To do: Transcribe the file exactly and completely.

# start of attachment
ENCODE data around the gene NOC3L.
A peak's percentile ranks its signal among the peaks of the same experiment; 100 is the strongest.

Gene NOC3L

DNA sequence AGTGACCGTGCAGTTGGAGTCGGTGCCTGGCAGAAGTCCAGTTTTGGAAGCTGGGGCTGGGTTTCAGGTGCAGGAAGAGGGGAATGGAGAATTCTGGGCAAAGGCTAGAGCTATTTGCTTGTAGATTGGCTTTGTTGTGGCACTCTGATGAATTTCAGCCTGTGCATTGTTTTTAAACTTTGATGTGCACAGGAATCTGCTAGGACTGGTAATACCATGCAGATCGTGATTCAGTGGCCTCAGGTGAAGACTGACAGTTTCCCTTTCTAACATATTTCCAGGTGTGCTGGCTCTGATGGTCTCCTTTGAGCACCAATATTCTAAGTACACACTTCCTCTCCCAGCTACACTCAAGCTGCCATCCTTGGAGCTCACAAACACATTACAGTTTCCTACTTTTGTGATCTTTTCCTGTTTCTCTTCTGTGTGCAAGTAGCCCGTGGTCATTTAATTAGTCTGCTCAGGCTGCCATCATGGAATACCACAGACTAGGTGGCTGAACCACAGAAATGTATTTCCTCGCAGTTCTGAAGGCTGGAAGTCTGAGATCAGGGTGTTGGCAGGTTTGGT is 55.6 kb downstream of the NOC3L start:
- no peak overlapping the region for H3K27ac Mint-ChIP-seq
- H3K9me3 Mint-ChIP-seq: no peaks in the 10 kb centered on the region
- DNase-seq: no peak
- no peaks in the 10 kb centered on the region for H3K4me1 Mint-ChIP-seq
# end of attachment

ENCODE data around the gene NOC3L.
A peak's percentile ranks its signal among the peaks of the same experiment; 100 is the strongest.

Gene NOC3L

DNA sequence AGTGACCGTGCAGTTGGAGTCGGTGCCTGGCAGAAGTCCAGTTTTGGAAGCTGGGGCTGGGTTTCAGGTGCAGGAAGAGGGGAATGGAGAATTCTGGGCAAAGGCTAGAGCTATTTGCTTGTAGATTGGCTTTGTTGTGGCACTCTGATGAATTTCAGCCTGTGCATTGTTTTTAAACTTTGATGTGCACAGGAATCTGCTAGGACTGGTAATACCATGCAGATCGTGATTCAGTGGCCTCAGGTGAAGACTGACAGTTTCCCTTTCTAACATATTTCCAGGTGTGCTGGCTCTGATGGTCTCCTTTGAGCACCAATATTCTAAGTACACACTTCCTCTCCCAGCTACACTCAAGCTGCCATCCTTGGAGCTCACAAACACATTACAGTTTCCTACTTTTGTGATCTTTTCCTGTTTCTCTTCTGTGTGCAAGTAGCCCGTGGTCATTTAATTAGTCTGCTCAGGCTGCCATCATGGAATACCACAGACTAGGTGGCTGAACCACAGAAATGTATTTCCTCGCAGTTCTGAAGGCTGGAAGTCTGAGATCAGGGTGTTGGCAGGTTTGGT is 55.6 kb downstream of the NOC3L start:
- no peak overlapping the region for H3K27ac Mint-ChIP-seq
- H3K9me3 Mint-ChIP-seq: no peaks in the 10 kb centered on the region
- DNase-seq: no peak
- no peaks in the 10 kb centered on the region for H3K4me1 Mint-ChIP-seq